The Scholar's Vision:
The Pal Family Collection
Dr. Pratapaditya Pal, curator emeritus and scholar extraordinaire of Indian, Himalayan and Southeast Asian art, is one of the most influential forces in the field of Indian art and its most tireless propagator. His pioneering research and seminal publications include catalogues of the collections at the Los Angeles County Museum of Art, which he joined as a curator in 1970 upon the acquisition of the Heeramaneck collection by the museum, the Norton Simon Museum and the Art Institute of Chicago, monographs of numerous private collections, such as the Zimmerman Family Collection and the John and Berthe Ford Collection, as well as countless exhibitions. The impact his publications have had in furthering the interest and understanding of the arts of greater India worldwide cannot be overstated. In the collector's preface to "The Sensuous Immortals," featuring masterpieces from the Pan-Asian collection, one of the greatest private collections ever formed in the field, Christian Humann wrote about Dr. Pal in 1977: "In the past decade he has guided the evolution of the collection with skill, tact, and devotion. The prodigality of Dr. Pal's advice, his forbearance in the coordination of all the elements involved in the preparation of this exhibition, the evocative brilliance and informativeness of this text for the present catalog - all this and much more summon from the collector his deepest admiration and gratitude." This has been a guiding principle in all the collections.
Throughout his career, Dr. Pal also assembled a collection of his own. Reflecting his vision and mind, driven by idiosyncratic preference and consideration of areas that fell outside of the scope of the museum's interest, it offers many new and unique perspectives on Indian art. The pictorial arts form a core group, illustrating the various schools of painting in India as well as introducing an outside perspective. This includes topographical views from the British colonial period which didn't fall under the Indian department at the museum and were of marginal interest to the European departments, removing any conflict of interest, the lithographic prints after works of Raja Ravi Varma, even the color prints of the Japanese woodblock artist Hiroshi Yoshida illustrating Indian sites, as well as the striking 20th century graphic design of the tourist posters. There are rare and unusual sculptures in bronze and stone, including a Kashmiri Vishnu which was a gift from Nasli Heeramaneck, folk and village arts, mostly of smaller size, as well as the arts of Bengal and Calcutta, his native state and city. While some have previously featured in exhibitions, many will offer welcome surprises. Including a fine watercolor by Abindranath Tagore and reaching into contemporary art with a drawing by F.N. Souza, it spans nearly 2000 years of artistic expression in the Subcontinent, befitting the interests of a multi-faceted scholar. While there might not have been an unlimited acquisition budget available, the collection suffers from no constraints in brilliant insight and deep understanding, offering many affordable and exciting pieces for the new collector and experienced connoisseur alike.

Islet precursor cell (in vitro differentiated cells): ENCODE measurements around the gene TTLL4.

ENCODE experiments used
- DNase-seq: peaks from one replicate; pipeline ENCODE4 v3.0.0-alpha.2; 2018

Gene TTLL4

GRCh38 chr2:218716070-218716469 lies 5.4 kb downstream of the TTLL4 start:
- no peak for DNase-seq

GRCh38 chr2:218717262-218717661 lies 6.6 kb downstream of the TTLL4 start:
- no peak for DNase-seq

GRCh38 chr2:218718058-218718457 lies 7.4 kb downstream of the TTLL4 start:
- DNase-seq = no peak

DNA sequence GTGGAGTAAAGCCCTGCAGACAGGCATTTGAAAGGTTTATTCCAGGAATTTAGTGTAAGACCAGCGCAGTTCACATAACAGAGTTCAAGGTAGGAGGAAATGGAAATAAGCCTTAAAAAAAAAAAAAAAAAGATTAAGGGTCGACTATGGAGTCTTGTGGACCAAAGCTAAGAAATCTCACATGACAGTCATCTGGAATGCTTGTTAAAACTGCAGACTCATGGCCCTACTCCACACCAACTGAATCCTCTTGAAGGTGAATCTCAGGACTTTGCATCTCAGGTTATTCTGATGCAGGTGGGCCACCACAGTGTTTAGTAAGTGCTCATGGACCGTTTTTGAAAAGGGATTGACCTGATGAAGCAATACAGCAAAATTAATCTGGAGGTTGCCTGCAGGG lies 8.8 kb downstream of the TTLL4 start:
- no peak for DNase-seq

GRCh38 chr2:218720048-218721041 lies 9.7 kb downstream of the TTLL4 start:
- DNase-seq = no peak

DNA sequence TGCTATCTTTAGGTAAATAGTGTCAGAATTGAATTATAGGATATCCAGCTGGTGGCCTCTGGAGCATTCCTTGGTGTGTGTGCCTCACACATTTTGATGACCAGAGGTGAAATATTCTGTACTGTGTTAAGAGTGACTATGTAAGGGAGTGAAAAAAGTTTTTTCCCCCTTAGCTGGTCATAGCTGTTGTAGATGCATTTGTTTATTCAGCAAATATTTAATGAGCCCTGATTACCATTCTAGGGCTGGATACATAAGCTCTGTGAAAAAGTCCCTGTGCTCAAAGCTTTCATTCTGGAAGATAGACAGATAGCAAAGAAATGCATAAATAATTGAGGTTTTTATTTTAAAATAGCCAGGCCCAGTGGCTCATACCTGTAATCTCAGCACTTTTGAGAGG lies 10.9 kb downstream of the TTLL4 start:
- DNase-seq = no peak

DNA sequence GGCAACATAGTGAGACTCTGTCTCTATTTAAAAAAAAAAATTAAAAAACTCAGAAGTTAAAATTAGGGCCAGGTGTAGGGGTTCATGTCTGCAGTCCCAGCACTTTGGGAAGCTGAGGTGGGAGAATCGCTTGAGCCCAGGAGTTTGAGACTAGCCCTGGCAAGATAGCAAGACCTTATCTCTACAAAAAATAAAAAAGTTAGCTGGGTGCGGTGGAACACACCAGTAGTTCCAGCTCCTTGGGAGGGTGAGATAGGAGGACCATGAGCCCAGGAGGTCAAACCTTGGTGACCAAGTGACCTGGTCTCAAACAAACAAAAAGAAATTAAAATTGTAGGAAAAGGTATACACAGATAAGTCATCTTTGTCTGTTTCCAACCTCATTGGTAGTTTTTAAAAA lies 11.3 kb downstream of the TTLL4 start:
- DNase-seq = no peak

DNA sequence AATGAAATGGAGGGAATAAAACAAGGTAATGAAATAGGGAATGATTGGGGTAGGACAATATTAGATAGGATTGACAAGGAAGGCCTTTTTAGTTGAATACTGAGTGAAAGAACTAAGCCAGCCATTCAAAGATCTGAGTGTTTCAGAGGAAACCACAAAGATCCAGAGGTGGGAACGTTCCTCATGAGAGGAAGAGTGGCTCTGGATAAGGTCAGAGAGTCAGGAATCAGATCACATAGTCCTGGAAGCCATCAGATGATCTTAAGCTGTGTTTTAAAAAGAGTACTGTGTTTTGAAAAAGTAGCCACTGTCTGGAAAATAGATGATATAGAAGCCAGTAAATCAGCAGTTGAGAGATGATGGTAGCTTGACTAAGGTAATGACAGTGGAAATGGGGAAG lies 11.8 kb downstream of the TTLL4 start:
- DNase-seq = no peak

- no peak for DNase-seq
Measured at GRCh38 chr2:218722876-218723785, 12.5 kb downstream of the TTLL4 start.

As a collector, Dr. Pal is seeking a sense of detachment, yet as a curator he once again opens fresh views on India and its manifold cultural achievements. We share his hope that these works may enlighten and inspire collectors worldwide and thus become the seed of new collections, blessed by the imprimatur of a most illustrious provenance.
Dr. Hugo Weihe, International Director Asian Art and International Specialist Head, Indian and Southeast Asian Art
INDIA, GARHWAL, EARLY 19TH CENTURY